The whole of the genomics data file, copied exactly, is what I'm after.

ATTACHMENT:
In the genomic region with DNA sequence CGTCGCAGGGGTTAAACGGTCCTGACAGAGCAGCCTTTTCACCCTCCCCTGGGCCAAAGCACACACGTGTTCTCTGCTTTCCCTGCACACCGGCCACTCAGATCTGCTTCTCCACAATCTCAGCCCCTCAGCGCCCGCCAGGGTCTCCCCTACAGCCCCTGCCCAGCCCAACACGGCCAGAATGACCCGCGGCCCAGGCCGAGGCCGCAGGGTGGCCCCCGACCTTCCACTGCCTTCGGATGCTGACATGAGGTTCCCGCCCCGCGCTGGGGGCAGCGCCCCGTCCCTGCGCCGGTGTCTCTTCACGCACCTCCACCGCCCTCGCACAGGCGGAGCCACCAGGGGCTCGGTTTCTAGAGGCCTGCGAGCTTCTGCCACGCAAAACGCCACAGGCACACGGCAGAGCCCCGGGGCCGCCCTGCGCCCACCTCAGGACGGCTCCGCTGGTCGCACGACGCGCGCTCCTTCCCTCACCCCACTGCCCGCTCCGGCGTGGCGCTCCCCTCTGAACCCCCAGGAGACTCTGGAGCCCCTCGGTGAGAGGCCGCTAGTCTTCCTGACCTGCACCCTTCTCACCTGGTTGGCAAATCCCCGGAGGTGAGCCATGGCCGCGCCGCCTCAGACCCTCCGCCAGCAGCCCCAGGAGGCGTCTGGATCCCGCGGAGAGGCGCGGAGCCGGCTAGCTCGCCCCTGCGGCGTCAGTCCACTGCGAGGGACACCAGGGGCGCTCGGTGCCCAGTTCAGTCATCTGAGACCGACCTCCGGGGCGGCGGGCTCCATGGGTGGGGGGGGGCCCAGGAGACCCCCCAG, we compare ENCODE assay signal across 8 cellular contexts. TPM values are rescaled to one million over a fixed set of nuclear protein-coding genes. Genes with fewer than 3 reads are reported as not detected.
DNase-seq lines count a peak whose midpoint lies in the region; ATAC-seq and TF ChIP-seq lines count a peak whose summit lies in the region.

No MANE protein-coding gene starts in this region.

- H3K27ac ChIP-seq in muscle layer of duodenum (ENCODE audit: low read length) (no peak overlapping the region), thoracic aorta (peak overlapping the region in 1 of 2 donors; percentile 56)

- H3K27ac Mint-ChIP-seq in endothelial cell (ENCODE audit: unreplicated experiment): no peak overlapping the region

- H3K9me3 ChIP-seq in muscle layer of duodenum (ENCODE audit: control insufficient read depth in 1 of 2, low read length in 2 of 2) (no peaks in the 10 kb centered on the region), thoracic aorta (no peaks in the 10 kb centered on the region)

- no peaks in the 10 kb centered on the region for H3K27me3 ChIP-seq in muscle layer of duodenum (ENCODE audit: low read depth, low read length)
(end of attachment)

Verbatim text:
In the genomic region with DNA sequence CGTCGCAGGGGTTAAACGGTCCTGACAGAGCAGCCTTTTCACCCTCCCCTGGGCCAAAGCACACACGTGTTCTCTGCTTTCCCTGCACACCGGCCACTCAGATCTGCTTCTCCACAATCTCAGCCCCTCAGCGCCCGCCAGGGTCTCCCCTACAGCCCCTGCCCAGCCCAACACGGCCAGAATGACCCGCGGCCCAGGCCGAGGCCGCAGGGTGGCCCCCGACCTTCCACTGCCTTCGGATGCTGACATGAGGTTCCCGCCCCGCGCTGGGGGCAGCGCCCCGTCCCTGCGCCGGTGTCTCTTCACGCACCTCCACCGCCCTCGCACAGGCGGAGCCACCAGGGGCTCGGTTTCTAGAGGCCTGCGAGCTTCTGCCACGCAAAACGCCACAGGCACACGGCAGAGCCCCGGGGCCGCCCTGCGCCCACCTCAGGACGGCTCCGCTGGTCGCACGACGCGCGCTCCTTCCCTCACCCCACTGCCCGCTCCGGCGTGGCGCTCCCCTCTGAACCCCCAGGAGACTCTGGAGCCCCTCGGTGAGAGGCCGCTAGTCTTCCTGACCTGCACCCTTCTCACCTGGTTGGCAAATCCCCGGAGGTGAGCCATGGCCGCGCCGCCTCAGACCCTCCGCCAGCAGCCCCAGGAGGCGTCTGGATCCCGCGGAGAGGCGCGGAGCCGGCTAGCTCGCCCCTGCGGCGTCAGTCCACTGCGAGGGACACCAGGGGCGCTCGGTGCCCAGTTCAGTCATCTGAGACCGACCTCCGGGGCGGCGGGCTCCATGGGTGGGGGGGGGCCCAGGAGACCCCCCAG, we compare ENCODE assay signal across 8 cellular contexts. TPM values are rescaled to one million over a fixed set of nuclear protein-coding genes. Genes with fewer than 3 reads are reported as not detected.
DNase-seq lines count a peak whose midpoint lies in the region; ATAC-seq and TF ChIP-seq lines count a peak whose summit lies in the region.

No MANE protein-coding gene starts in this region.

- H3K27ac ChIP-seq in muscle layer of duodenum (ENCODE audit: low read length) (no peak overlapping the region), thoracic aorta (peak overlapping the region in 1 of 2 donors; percentile 56)

- H3K27ac Mint-ChIP-seq in endothelial cell (ENCODE audit: unreplicated experiment): no peak overlapping the region

- H3K9me3 ChIP-seq in muscle layer of duodenum (ENCODE audit: control insufficient read depth in 1 of 2, low read length in 2 of 2) (no peaks in the 10 kb centered on the region), thoracic aorta (no peaks in the 10 kb centered on the region)

- no peaks in the 10 kb centered on the region for H3K27me3 ChIP-seq in muscle layer of duodenum (ENCODE audit: low read depth, low read length)